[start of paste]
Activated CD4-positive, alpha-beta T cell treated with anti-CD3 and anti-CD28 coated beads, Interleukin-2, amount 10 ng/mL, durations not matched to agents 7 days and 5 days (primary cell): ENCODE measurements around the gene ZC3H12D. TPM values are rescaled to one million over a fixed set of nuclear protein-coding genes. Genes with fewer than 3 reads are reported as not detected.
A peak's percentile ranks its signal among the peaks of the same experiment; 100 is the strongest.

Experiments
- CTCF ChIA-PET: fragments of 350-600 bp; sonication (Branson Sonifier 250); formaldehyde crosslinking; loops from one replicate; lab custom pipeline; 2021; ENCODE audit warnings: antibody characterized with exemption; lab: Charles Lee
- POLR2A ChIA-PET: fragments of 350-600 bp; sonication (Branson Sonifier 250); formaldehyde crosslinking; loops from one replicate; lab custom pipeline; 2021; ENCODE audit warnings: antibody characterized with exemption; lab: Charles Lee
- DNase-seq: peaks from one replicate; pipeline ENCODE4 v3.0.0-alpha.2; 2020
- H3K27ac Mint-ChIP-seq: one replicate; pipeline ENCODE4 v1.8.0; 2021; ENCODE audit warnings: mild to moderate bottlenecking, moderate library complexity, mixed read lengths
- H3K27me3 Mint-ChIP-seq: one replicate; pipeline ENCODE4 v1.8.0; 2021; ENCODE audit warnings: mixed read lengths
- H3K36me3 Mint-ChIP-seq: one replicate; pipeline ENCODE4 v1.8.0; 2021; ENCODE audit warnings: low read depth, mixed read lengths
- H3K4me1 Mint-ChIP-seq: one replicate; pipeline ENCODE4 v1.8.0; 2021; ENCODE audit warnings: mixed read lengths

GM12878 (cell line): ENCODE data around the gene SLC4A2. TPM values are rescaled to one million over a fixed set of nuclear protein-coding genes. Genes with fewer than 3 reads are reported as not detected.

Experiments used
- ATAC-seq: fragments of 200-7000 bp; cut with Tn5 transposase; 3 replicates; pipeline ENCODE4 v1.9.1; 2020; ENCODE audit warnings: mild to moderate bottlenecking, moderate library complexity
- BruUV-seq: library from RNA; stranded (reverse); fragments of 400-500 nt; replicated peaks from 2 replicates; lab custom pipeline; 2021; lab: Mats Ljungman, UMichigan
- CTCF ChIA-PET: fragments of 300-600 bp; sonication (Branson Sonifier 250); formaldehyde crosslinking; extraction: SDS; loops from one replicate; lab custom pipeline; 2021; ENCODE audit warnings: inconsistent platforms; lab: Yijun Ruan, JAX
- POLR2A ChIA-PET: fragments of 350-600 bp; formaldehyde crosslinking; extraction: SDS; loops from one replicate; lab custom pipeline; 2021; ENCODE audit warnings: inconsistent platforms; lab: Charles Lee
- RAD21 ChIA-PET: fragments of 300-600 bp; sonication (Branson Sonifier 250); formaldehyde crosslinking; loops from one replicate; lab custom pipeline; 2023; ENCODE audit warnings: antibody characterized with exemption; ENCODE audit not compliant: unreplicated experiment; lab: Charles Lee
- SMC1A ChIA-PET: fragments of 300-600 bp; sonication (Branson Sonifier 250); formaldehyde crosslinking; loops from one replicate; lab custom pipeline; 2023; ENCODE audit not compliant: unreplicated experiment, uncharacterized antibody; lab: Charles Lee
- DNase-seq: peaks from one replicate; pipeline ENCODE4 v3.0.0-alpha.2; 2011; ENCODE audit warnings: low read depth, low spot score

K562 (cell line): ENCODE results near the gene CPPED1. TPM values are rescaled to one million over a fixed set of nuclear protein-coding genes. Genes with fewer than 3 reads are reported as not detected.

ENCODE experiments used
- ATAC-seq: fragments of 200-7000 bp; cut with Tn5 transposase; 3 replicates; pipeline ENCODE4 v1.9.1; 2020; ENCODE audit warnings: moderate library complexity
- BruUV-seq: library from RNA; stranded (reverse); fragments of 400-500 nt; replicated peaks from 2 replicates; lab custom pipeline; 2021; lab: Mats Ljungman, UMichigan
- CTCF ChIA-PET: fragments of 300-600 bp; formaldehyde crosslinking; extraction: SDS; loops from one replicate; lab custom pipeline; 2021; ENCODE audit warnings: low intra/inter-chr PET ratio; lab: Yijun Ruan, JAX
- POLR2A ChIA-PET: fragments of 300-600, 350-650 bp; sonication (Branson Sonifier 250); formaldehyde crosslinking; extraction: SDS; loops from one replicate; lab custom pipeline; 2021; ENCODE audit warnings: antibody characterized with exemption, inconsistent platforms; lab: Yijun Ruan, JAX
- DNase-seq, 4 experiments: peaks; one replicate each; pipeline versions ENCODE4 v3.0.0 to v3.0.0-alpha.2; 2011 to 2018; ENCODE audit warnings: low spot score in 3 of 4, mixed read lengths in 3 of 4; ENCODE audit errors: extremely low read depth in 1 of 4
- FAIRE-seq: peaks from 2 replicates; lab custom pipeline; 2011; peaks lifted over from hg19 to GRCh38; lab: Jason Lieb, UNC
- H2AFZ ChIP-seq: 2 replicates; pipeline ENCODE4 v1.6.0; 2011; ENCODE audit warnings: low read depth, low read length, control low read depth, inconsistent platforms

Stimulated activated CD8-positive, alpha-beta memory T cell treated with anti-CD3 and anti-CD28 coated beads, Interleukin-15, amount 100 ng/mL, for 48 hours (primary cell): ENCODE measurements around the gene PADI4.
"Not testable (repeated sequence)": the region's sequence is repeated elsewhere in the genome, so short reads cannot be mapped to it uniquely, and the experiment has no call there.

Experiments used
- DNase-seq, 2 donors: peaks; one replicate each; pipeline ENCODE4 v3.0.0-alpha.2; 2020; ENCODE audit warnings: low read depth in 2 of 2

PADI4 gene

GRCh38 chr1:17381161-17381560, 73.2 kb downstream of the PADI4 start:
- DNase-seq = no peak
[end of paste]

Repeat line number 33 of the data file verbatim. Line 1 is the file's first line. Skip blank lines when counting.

PADI4 gene